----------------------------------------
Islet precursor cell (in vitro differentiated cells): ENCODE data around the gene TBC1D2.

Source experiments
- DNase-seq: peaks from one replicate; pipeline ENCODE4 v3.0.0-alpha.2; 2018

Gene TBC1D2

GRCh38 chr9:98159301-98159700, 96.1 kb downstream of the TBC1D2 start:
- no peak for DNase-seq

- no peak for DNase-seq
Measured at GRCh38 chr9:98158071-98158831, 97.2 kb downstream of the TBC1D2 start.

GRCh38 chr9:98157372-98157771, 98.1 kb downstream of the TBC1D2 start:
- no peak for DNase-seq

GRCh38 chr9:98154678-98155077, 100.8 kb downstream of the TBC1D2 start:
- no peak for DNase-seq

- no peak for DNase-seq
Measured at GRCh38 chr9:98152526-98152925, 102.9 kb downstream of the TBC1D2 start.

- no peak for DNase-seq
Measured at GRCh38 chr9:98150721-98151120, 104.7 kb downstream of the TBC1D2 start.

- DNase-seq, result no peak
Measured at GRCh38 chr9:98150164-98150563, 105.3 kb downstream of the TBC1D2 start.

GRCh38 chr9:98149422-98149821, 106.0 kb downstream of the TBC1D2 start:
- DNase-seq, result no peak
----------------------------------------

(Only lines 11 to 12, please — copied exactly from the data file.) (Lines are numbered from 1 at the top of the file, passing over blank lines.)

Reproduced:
GRCh38 chr9:98154678-98155077, 100.8 kb downstream of the TBC1D2 start:
- no peak for DNase-seq